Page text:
Enjoy your weekend!
In reminiscence to my “Street ? Airport!” series I’m uploading some images I took in Genoa’s Airport Marina last evening. Doesn’t looking at ships always makes you want to hop directly on regardless where their next port of call might be?
On my bucket list is doing a vacation on board of a freight ship crossing an ocean and visiting some distant ports. Probably crazy…but maybe not.
We took a walk in Genoa’s Airport Marina after a fabulous dinner. Brought the PEN-F along with the mZuiko 12mm f/2.0. As all the super yachts we hoped to see where out to sea (figures, its main travel season in Europe) there weren’t many motives out. I played with the monochrome modes of the PEN-F. Who says you can’t shoot monochrome in a harbor at night?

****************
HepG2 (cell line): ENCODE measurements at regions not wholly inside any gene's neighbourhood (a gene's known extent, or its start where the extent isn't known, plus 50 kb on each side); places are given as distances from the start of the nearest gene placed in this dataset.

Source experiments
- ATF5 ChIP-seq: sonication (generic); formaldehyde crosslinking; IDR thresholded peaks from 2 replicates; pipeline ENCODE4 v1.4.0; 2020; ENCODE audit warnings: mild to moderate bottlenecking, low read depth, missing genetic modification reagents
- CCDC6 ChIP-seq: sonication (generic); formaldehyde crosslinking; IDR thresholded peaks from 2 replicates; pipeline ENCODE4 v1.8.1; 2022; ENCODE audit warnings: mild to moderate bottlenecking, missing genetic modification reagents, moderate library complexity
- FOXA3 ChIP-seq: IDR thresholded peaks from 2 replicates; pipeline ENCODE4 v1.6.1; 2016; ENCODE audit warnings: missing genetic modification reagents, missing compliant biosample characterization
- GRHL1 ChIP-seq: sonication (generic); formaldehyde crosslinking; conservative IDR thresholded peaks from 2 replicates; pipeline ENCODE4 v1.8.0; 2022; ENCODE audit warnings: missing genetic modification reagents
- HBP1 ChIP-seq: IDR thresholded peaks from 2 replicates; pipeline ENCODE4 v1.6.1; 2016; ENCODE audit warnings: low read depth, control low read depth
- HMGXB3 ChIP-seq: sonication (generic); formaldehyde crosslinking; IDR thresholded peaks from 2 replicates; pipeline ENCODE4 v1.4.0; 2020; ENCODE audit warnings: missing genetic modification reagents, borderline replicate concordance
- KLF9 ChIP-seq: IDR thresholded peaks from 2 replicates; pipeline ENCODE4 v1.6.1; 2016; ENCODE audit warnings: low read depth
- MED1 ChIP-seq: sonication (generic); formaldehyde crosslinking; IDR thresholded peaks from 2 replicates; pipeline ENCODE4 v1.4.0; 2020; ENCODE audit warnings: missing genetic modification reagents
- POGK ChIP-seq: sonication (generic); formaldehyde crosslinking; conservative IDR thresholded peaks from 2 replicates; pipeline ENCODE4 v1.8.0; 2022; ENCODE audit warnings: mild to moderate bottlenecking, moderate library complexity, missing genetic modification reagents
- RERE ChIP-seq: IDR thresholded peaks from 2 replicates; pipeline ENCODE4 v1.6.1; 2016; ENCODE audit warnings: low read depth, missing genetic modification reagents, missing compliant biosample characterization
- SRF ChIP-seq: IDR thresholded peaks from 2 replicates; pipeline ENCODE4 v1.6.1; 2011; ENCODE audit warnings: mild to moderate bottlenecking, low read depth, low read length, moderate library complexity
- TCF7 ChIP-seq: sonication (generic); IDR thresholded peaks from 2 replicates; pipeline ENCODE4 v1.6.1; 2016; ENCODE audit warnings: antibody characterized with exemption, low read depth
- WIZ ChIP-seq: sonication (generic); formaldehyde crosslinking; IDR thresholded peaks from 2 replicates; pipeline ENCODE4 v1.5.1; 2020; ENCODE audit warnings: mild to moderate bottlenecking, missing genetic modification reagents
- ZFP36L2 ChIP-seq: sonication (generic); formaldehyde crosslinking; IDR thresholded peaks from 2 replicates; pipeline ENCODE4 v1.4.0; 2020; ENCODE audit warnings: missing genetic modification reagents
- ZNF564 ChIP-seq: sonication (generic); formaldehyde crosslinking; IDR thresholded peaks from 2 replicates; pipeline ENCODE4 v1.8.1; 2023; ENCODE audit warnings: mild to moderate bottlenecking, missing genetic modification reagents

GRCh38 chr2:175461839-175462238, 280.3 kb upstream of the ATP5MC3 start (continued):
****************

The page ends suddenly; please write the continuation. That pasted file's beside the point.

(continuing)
You all have a great day!
While strolling through the streets of Marseille’s magnificent Old Town some weeks ago I also took some photographs of local street life. While doing my selections / post processing a couple of images caught my eye. I realized that unintentionally I have captured humans in activities that for me are somehow representative for their respective stages of their lives. So I put them together in this post and wrote down a few brief thoughts coming to my mind when looking at those images.
I want to start with the elder ones. The generation that has built the foundations of what we live in today through a life full of work and caring for their families. The last stage can be a tough one. Poverty, deteriorating health, the loss of a partner, increasing loneliness. Still there are many that remain active, take their lives into their hands, find time to enjoy what they didn’t have time for during their working years. Still passing on their experiences and lessons of life. Continue reading “Stages of Life on a Street Photography Morning”